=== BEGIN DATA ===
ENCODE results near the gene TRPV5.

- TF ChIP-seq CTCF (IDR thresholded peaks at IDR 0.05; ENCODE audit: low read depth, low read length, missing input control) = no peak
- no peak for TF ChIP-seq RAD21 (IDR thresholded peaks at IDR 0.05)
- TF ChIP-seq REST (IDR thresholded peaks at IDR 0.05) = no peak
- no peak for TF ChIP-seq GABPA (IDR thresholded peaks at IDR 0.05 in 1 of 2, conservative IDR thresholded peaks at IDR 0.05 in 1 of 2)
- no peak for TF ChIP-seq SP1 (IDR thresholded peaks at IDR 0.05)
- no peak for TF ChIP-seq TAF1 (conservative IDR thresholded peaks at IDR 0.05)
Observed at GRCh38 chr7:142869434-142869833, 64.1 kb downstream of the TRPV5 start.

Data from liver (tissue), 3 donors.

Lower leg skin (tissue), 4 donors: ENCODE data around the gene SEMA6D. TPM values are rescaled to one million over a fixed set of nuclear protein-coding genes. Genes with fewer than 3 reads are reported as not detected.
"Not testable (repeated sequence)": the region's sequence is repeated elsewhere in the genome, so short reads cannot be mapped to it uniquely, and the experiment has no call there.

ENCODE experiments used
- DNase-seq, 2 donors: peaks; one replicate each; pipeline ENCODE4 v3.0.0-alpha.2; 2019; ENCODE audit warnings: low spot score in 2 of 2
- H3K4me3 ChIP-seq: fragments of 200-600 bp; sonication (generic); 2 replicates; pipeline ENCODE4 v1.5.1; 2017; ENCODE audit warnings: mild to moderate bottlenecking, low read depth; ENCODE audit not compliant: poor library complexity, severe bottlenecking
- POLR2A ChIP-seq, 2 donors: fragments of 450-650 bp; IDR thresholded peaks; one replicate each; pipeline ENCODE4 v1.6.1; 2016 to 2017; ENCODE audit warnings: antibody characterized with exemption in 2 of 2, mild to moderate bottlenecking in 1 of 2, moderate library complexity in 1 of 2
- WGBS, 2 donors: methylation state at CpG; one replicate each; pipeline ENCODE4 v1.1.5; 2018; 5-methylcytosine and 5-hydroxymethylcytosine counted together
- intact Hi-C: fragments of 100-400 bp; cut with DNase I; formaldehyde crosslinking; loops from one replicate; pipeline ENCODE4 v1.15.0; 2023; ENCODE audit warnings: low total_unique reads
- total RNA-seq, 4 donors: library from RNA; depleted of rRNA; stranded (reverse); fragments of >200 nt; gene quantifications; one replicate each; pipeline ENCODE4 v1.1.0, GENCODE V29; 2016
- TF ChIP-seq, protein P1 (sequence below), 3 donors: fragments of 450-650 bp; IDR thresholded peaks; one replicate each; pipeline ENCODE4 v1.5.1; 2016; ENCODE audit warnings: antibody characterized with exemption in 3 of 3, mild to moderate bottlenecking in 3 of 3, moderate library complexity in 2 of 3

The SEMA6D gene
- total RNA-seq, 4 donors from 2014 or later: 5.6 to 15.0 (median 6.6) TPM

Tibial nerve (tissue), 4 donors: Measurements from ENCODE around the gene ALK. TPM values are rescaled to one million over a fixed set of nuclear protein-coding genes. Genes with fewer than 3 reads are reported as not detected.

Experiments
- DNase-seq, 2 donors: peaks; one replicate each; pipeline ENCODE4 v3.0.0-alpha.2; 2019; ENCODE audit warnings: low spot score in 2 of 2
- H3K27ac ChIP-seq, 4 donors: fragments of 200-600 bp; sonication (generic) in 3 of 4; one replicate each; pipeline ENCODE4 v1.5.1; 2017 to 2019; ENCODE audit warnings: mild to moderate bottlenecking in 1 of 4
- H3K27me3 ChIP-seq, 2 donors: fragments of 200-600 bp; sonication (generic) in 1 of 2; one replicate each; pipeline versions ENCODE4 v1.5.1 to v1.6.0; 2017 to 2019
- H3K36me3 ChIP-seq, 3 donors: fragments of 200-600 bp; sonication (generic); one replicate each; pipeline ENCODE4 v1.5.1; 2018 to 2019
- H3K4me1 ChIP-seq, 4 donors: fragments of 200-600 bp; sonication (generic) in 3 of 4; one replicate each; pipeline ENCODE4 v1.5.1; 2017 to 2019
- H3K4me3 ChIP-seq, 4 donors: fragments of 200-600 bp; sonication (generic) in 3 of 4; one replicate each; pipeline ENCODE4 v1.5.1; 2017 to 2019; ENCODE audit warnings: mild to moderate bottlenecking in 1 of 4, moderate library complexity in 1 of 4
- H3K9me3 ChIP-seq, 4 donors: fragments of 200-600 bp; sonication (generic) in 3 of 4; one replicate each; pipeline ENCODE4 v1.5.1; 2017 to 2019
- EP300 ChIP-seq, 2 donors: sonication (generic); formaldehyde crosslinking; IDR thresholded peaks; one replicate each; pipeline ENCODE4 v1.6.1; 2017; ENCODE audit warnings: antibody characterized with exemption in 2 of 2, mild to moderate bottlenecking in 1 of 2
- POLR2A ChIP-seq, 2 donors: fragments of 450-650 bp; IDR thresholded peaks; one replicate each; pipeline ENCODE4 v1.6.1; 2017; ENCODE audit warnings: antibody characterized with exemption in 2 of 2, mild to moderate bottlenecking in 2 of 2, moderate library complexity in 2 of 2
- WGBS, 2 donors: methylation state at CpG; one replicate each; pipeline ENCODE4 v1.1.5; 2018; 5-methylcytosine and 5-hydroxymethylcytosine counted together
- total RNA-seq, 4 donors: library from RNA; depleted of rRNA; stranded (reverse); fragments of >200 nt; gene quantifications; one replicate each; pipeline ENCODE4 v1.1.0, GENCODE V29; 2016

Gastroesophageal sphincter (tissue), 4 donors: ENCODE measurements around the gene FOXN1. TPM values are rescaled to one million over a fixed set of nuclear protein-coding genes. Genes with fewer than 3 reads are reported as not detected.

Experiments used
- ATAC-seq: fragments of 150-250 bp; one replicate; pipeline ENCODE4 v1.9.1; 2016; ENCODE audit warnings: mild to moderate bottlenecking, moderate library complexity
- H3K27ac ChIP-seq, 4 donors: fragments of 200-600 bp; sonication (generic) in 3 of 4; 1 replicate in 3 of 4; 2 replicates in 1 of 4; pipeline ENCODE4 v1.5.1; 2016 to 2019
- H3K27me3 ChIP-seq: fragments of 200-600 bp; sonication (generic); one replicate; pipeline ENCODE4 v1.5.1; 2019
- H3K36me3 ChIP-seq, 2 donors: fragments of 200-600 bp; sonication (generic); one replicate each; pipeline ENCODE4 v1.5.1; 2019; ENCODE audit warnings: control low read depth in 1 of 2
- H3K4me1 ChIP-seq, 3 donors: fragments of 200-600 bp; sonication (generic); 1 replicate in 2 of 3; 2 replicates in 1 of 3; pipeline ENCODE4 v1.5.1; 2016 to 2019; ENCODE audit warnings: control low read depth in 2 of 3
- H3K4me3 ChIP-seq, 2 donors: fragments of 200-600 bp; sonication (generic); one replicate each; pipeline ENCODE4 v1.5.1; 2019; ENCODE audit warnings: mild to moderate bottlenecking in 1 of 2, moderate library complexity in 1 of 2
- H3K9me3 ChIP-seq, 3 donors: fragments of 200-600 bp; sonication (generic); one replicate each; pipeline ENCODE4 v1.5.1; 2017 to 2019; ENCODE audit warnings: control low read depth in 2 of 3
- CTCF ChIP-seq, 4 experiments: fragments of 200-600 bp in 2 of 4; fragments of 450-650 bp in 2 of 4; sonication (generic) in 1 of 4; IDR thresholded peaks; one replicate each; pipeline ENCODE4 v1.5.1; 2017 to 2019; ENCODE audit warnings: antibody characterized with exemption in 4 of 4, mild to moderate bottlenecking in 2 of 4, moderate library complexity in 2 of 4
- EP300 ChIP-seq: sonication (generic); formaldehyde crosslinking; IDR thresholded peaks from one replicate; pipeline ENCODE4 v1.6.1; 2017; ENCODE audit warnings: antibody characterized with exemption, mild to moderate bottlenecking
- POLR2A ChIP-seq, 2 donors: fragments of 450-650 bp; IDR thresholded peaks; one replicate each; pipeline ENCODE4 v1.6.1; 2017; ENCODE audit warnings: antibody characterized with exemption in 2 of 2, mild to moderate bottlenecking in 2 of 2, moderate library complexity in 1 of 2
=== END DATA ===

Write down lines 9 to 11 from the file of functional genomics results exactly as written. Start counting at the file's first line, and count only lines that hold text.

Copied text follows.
Data from liver (tissue), 3 donors.

Lower leg skin (tissue), 4 donors: ENCODE data around the gene SEMA6D. TPM values are rescaled to one million over a fixed set of nuclear protein-coding genes. Genes with fewer than 3 reads are reported as not detected.
"Not testable (repeated sequence)": the region's sequence is repeated elsewhere in the genome, so short reads cannot be mapped to it uniquely, and the experiment has no call there.